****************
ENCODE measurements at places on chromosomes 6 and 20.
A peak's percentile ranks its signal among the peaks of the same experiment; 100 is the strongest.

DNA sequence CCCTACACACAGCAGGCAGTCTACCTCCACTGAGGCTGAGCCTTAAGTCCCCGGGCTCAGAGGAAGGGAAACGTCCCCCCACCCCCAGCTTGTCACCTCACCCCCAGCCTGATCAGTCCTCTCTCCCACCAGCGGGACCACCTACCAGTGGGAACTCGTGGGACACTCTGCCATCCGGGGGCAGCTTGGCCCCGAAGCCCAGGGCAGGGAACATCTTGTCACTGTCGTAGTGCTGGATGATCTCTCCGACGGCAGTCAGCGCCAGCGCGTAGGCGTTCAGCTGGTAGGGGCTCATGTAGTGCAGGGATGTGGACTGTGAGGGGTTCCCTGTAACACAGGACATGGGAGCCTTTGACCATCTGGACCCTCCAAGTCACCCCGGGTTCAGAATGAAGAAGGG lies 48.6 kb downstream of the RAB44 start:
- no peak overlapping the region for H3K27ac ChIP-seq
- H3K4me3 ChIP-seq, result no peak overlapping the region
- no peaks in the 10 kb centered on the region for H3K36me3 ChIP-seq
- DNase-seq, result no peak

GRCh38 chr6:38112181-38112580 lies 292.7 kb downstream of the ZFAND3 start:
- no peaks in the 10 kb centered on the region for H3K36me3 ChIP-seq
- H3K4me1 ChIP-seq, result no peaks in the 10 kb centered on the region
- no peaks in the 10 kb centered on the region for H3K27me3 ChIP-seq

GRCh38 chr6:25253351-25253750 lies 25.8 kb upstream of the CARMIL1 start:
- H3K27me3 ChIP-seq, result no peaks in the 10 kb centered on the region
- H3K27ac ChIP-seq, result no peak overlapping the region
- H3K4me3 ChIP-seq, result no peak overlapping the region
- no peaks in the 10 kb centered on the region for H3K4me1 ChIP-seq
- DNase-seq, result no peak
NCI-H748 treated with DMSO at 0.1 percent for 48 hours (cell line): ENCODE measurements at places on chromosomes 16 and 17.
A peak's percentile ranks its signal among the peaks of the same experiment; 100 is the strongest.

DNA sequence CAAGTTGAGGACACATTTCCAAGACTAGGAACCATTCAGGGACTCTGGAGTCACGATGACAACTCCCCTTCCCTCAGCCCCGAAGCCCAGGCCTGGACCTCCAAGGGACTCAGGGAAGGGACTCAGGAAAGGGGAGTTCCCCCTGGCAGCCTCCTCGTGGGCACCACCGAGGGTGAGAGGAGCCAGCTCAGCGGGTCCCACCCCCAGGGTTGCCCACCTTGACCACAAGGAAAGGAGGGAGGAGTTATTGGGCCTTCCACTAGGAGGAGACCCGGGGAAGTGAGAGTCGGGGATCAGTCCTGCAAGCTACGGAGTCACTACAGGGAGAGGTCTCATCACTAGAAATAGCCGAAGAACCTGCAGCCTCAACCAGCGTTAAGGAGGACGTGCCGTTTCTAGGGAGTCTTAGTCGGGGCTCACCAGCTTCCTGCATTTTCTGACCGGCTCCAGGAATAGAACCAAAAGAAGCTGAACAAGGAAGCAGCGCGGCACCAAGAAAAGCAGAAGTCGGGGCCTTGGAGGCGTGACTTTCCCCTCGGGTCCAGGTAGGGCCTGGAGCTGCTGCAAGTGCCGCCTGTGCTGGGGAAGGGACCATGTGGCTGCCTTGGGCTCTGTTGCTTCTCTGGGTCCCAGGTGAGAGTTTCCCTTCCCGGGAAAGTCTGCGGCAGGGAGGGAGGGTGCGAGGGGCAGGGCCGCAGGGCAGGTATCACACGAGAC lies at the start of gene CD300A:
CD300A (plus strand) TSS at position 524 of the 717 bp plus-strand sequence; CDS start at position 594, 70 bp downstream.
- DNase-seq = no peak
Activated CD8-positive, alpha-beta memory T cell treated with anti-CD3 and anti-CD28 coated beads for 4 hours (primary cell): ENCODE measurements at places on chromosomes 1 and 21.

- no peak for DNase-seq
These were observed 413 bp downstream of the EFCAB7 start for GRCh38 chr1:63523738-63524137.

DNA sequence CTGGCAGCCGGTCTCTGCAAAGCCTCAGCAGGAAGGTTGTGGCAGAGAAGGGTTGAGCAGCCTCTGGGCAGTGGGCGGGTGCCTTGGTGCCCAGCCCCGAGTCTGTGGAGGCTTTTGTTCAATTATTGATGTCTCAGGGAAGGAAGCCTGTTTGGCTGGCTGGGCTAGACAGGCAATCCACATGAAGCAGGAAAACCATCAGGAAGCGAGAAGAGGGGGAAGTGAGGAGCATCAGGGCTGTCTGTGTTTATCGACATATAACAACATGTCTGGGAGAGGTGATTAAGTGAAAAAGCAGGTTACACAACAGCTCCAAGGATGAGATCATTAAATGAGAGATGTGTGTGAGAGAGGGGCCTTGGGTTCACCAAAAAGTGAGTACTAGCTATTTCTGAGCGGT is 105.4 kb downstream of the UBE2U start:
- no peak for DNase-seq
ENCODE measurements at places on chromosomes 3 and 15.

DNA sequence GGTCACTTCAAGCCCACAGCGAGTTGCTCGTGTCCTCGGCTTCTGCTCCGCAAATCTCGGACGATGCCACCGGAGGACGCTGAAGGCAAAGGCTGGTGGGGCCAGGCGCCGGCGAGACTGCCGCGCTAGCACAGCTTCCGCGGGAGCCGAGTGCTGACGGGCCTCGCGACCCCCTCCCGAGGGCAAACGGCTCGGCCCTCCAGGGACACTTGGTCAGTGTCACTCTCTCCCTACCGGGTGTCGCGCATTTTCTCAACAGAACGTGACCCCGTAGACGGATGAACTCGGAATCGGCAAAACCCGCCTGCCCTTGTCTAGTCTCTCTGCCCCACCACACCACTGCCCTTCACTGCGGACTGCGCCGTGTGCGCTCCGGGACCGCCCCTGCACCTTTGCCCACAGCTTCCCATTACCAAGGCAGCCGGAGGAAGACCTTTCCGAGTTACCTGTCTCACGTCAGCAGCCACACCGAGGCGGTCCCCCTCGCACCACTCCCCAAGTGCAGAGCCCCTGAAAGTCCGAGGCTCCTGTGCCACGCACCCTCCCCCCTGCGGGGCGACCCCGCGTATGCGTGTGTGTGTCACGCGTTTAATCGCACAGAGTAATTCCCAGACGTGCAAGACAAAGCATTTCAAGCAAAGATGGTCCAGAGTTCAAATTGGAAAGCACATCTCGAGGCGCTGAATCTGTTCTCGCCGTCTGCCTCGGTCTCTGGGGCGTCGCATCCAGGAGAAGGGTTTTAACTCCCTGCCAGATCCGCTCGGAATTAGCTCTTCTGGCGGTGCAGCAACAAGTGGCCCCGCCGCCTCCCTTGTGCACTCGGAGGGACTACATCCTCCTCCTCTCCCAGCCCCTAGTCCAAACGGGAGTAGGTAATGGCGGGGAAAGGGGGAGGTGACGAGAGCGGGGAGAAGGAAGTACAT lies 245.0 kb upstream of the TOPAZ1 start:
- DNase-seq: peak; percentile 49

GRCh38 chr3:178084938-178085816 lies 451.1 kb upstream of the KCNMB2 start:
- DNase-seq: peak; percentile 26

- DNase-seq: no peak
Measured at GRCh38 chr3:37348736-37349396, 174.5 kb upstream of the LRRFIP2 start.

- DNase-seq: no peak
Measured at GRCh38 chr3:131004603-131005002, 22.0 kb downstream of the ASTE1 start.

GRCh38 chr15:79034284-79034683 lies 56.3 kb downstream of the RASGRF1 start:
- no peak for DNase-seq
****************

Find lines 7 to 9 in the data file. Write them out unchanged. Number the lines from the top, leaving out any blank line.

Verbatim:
- DNase-seq, result no peak

GRCh38 chr6:38112181-38112580 lies 292.7 kb downstream of the ZFAND3 start:
- no peaks in the 10 kb centered on the region for H3K36me3 ChIP-seq